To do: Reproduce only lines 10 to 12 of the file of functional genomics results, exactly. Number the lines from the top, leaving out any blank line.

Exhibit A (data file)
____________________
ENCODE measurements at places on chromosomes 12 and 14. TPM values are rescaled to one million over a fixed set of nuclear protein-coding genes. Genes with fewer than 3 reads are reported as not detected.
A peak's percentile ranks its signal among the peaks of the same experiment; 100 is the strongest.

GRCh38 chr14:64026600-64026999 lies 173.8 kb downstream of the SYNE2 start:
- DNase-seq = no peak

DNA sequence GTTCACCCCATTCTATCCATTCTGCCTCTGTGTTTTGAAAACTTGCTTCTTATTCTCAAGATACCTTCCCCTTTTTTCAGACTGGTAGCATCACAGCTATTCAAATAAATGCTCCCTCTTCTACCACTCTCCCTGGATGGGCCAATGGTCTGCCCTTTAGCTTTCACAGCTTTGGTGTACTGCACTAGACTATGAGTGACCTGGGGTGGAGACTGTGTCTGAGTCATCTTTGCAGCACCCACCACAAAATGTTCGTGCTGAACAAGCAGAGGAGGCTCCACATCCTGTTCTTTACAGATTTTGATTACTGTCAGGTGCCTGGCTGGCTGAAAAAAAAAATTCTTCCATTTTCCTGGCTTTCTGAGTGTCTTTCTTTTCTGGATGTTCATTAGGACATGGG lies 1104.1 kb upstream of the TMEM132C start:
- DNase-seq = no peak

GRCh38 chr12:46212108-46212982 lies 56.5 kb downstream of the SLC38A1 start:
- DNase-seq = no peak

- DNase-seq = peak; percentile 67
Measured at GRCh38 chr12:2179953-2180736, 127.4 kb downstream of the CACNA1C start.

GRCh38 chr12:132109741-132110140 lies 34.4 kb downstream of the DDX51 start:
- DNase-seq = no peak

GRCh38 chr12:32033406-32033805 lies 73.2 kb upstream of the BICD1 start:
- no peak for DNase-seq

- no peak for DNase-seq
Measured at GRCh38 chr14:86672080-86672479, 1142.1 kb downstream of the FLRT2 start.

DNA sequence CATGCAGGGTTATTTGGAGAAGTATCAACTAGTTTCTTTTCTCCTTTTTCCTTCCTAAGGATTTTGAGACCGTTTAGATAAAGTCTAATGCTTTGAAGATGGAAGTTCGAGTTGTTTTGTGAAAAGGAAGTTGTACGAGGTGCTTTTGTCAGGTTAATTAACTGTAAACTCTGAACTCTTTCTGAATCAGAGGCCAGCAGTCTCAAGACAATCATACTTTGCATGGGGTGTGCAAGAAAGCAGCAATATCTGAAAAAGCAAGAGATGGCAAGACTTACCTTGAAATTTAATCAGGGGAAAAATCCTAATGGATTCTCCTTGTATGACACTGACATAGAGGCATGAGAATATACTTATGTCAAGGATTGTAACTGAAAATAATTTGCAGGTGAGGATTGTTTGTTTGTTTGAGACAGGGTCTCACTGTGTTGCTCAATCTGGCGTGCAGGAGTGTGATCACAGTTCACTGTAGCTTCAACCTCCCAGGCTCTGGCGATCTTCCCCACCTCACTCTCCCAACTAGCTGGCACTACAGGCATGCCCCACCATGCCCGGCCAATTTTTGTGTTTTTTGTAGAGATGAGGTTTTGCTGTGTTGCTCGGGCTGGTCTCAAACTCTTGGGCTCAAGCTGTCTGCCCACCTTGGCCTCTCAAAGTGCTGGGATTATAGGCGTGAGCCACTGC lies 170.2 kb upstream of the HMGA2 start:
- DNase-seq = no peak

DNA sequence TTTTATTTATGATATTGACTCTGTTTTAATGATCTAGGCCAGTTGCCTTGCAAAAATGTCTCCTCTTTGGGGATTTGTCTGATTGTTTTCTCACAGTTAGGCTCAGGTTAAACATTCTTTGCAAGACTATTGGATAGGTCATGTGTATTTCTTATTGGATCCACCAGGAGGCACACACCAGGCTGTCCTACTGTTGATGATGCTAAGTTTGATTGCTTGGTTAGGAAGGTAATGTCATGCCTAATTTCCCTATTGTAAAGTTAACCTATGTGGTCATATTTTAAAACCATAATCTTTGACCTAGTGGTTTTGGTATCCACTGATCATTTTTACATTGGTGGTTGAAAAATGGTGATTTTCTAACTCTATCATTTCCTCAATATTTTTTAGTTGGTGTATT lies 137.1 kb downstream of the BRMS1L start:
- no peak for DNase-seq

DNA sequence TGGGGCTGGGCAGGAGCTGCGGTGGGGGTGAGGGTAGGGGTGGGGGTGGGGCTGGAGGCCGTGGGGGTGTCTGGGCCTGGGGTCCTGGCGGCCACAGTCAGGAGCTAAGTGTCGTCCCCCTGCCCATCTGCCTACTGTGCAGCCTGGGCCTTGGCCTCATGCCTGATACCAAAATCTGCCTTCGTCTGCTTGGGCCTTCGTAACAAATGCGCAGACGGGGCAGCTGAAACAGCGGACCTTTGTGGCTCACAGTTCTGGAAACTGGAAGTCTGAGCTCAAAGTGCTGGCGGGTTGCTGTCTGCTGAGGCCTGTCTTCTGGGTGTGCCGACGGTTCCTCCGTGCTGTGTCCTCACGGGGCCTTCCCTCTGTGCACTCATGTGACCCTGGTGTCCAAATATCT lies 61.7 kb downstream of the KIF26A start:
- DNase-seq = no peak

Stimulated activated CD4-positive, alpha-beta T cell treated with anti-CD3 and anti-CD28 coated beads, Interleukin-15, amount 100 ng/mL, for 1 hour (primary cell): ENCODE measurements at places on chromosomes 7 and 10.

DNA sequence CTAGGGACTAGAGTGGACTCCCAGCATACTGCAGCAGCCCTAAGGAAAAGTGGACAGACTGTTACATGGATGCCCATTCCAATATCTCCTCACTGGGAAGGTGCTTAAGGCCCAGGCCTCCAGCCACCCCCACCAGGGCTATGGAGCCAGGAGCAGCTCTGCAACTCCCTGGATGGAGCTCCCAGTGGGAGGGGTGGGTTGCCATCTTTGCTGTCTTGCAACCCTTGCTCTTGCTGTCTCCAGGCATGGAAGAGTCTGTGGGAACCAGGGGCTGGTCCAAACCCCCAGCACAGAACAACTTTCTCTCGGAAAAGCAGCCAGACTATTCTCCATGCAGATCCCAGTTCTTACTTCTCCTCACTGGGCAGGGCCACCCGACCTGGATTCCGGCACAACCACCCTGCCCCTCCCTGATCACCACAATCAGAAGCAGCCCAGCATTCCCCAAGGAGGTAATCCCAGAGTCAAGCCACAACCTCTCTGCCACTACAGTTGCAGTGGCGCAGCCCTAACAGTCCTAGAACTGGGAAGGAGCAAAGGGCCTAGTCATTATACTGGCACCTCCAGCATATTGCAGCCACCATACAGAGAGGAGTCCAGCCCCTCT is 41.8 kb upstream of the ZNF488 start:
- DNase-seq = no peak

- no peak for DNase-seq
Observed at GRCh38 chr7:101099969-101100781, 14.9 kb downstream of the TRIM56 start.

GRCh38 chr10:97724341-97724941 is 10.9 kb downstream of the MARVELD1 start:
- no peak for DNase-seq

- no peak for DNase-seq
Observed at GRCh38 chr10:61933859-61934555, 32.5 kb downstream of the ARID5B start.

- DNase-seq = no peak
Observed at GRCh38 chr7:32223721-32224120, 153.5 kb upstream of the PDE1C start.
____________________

Measured at GRCh38 chr12:2179953-2180736, 127.4 kb downstream of the CACNA1C start.

GRCh38 chr12:132109741-132110140 lies 34.4 kb downstream of the DDX51 start:
- DNase-seq = no peak